The truth is, health insurance was never meant to cover everything.  Yeah, I know what they told you.  They lied.  Seriously, they did.  If health insurance covered everything and still remained affordable, they would operate in the red and go bankrupt very quickly.

So one must do the math – they can’t possibly cover much without making premiums astronomical (although many would claim they’ve done the latter).  Expecting health insurance to cover your acupuncture, chiropractic, massage therapy, and nutritional counseling visits is like expecting your car insurance company to cover your oil changes and brake pads.  It won’t happen, nor should it.  Those are normal maintenance expenses and every car owner should be able to shoulder them themselves.  Health insurance operates the same way, or at least it should – covering you when you get into a major situation, but leaving the little stuff to you.

Here’s the other part you may not realize.  PAPERWORK.  Every year in almost every medical office, there is a mind-blowing amount of money wasted on full time personnel just to fill out and file insurance paperwork.  These folks sit in back rooms for 40 hours a week, putting numeric codes on paper, dotting every i and crossing every t, and they also sit on the phone, wrangling with inept insurance companies and their extensive phone menus and un-knowledgeable customer service reps.

It’s not the CSR’s fault – most of them don’t hang around very long, so most of them are new.  And of course, their hands are tied behind their backs, crumbling under the weight of the bureaucracy that is an insurance company.  I should know, I’ve had dear friends whose spirits were vacuumed away by these wretched companies whose sole goal in life is to suck in your premium checks but avoid paying anything out to anyone in benefits.

But that paperwork costs your doctor dearly, whether s/he does it him/herself or pays someone else a full salary (typically with some benefits) to do it.  Many doctors are shedding this hefty expense (and the extra rent for the bigger office space to do this) and are all the happier for it.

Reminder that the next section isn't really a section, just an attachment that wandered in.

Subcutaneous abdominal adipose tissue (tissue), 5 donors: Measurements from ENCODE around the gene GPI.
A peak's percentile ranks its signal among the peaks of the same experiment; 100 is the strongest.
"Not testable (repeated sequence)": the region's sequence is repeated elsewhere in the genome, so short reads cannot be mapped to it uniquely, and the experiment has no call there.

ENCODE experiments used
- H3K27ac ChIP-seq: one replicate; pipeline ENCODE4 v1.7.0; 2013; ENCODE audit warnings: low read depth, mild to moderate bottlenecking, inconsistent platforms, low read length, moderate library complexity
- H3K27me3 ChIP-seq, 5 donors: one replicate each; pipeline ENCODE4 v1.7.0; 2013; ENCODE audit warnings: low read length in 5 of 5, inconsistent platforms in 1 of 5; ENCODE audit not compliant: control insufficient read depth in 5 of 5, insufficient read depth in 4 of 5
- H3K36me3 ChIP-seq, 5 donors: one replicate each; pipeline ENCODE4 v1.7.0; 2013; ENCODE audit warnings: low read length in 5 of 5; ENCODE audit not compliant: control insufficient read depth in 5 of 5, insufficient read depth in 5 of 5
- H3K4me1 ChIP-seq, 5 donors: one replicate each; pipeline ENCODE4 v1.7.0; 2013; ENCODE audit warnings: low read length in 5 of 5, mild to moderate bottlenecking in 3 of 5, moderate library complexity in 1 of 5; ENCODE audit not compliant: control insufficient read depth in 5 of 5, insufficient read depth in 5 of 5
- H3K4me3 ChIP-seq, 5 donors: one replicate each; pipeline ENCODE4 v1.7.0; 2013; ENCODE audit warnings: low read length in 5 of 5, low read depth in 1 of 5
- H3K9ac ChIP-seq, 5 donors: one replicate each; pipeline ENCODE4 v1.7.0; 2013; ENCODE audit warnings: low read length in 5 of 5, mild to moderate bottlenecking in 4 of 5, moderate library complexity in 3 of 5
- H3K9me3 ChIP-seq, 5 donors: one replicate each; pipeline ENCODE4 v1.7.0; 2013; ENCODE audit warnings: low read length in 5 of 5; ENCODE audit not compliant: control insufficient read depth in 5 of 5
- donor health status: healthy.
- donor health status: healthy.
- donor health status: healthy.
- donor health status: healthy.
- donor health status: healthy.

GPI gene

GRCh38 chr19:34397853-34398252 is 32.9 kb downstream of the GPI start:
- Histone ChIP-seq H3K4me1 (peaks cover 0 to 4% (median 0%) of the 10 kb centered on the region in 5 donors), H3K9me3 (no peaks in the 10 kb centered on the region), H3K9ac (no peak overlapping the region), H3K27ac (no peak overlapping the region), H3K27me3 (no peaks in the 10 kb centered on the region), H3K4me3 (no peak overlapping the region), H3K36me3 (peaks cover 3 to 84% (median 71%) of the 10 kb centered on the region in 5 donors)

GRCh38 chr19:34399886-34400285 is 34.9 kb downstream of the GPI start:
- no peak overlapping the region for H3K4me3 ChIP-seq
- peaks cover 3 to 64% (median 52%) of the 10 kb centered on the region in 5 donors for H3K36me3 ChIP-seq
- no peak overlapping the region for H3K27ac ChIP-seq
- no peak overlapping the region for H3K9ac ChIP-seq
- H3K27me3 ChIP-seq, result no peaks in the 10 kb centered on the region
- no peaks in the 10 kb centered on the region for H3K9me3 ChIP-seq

I remember when my significant other saw a reimbursement schedule from one of the lesser-evil insurance companies.  They were going to reimburse them a total of $24 for what added up to essentially a 15-minute service.  That might sound like a lot, but it isn’t, especially when you figure we spent $160k each to go through school.

And that 15 minutes doesn’t include the unpaid 30 minutes of paperwork that follows, just to get paid by the insurance company.  Which doesn’t include the 2 hours of waiting on hold when calling the insurance company just to verify a patient’s benefits, nor does it count the entire workday to wrangle with said insurance company when the invoice we sent them comes back denied for absolutely no reason.

Now, $18 doesn’t look so great, does it?  Divide that $18 by the total time invested and we made far less than minimum wage.  Now figure that we did this for every patient.  Yikes.

It doesn’t just cost us, it costs you, too.  Some people were so hell-bent on utilizing their insurance so-called benefits that they ended up paying more in just their in-network co-pay than they would have just paying out-of-pocket (without utilizing insurance).  Yeah, it didn’t make any sense to us, either.  He paid $59 when he could’ve paid $55 (of course, we informed him of this before starting treatment).

Wow.

As a Functional Medicine doctor, insurance doesn’t even have any codes for what it is I do.  They don’t really even recognize it or know what it is.  FM has been around for 30 years, but that doesn’t mean the insurance companies are paying any attention.  Why should they, when they have no intention of covering it?  And yet, people ask.  Even knowing all of the information above and after having been told the following:

  • Insurance takes paperwork time, which takes away from your case
  • Insurance doesn’t cover longer visits, only shorter ones
  • Insurance doesn’t cover complete testing, only incomplete
  • Insurance doesn’t cover appropriate treatments, only band-aid ones
  • Insurance requires codes that describe what’s going on, but doesn’t provide any such accurate coding

…it still doesn’t always sink in.

Seriously people, it’s time to wake up.

Health insurance is a middle man that takes in more than it gives out.  This means you always pay for more than you get.

It’s also supposed to be a simple safety net, like legalized gambling, to protect you from those major accidents/operations that could set you 6 figures in the hole overnight, or those genetic disorders that spell disaster and cost millions over the course of your lifetime.  That is what insurance is for.  Not your chiropractic adjustment, your nutritional counseling, your 1-hour massage, or your acupuncture treatment.